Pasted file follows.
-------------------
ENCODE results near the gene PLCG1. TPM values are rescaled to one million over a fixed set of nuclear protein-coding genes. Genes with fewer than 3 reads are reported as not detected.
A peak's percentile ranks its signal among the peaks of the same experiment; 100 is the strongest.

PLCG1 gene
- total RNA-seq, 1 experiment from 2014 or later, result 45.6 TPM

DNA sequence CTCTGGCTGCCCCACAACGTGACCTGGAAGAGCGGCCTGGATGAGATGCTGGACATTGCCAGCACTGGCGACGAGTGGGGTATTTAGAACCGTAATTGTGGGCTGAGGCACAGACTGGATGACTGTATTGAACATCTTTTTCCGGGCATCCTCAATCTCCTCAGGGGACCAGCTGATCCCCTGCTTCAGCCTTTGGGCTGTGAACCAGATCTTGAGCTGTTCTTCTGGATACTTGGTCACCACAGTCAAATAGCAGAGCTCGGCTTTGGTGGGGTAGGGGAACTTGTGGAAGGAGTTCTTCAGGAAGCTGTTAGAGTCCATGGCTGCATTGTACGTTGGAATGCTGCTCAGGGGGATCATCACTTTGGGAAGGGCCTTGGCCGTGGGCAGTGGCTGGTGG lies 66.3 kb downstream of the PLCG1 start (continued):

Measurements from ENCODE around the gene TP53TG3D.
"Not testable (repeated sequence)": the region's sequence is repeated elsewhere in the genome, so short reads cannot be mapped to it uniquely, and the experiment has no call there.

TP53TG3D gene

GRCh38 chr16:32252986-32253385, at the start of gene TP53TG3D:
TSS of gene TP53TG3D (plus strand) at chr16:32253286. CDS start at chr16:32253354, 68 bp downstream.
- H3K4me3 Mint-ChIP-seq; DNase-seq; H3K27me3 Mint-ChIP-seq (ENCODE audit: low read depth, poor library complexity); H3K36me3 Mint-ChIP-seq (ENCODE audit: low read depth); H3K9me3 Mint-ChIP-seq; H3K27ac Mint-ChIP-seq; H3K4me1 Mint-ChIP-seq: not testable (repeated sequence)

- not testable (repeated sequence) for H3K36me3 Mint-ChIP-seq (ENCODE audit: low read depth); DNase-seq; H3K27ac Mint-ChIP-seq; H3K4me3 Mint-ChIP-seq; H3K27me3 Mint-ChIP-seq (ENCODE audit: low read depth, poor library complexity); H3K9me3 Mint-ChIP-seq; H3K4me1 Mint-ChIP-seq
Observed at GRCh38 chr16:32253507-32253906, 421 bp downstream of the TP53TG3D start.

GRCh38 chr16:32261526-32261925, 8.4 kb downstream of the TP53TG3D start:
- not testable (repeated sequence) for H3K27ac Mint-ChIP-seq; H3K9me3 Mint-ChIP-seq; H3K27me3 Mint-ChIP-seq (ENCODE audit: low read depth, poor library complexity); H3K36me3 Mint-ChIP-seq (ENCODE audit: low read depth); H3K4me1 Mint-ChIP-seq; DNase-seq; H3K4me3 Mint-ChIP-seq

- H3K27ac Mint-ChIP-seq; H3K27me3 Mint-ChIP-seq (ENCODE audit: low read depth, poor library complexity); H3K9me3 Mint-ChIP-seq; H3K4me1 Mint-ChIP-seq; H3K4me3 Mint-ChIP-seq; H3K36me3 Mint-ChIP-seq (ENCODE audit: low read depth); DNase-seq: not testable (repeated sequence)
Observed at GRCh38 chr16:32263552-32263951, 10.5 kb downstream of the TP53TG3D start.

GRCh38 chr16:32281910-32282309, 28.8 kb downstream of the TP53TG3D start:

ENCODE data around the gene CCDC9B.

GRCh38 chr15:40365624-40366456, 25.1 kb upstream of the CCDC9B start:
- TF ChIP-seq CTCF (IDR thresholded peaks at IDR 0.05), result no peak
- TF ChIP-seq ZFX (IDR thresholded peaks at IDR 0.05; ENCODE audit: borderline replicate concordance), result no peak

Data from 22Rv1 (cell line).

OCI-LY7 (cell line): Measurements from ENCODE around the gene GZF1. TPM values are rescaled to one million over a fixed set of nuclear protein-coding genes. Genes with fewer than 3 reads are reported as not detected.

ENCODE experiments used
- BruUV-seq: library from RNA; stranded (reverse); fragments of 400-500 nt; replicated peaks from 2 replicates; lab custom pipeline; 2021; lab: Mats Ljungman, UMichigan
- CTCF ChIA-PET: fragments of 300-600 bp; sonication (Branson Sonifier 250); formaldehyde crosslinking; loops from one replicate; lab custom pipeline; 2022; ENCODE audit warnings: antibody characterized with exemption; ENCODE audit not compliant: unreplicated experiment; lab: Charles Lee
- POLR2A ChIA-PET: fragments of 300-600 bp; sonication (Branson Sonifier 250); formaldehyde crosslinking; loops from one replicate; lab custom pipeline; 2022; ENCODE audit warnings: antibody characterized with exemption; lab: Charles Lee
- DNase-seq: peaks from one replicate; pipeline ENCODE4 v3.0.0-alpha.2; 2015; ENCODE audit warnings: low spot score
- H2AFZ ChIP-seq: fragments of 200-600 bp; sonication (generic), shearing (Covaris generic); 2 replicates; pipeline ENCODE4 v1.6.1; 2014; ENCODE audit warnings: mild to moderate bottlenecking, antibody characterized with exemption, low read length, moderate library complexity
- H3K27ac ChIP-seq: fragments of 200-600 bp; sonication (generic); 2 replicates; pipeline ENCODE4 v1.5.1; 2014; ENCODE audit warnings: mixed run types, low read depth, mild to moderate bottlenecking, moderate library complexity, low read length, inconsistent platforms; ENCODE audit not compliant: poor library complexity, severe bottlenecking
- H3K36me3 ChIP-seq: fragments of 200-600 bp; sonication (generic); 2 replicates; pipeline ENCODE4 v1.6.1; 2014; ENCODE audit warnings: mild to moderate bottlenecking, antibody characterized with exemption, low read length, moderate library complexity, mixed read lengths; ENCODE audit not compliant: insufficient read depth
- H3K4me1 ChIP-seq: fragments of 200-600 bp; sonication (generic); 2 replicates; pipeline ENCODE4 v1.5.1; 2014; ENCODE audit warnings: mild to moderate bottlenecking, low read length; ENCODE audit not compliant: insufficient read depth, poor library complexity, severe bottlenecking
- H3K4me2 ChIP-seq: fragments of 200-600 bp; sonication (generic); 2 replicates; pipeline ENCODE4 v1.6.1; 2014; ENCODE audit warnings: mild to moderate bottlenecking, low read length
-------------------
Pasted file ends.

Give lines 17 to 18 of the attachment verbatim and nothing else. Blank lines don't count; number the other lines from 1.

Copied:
Observed at GRCh38 chr16:32263552-32263951, 10.5 kb downstream of the TP53TG3D start.

GRCh38 chr16:32281910-32282309, 28.8 kb downstream of the TP53TG3D start: